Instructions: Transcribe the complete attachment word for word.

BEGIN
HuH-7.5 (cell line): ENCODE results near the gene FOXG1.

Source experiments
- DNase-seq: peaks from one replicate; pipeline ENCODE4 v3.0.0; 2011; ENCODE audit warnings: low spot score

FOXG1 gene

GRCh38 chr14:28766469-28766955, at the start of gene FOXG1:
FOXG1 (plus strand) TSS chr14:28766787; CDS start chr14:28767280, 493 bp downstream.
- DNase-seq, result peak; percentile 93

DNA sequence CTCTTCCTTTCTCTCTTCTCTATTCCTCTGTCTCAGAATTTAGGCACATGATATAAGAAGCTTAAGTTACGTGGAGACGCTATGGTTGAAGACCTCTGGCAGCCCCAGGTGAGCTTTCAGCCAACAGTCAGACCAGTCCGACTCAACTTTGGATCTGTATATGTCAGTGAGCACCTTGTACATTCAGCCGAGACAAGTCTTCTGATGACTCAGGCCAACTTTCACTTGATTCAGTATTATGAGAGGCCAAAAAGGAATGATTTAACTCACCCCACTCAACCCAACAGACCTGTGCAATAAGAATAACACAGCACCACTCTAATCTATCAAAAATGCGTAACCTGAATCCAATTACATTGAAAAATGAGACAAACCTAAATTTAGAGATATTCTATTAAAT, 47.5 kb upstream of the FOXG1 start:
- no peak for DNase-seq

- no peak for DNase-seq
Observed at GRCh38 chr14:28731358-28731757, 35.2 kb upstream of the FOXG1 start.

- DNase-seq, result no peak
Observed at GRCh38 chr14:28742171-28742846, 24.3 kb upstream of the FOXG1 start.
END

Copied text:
HuH-7.5 (cell line): ENCODE results near the gene FOXG1.

Source experiments
- DNase-seq: peaks from one replicate; pipeline ENCODE4 v3.0.0; 2011; ENCODE audit warnings: low spot score

FOXG1 gene

GRCh38 chr14:28766469-28766955, at the start of gene FOXG1:
FOXG1 (plus strand) TSS chr14:28766787; CDS start chr14:28767280, 493 bp downstream.
- DNase-seq, result peak; percentile 93

DNA sequence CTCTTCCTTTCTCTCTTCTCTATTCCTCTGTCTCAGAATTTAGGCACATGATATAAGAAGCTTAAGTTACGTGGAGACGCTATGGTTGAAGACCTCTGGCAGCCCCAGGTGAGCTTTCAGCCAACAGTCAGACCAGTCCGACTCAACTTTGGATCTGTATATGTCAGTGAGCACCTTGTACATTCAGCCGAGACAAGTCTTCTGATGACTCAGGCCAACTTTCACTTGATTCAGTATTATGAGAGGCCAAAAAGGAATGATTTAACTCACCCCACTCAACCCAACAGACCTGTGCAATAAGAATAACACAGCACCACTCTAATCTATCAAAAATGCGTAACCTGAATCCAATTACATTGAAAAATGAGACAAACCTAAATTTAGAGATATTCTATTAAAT, 47.5 kb upstream of the FOXG1 start:
- no peak for DNase-seq

- no peak for DNase-seq
Observed at GRCh38 chr14:28731358-28731757, 35.2 kb upstream of the FOXG1 start.

- DNase-seq, result no peak
Observed at GRCh38 chr14:28742171-28742846, 24.3 kb upstream of the FOXG1 start.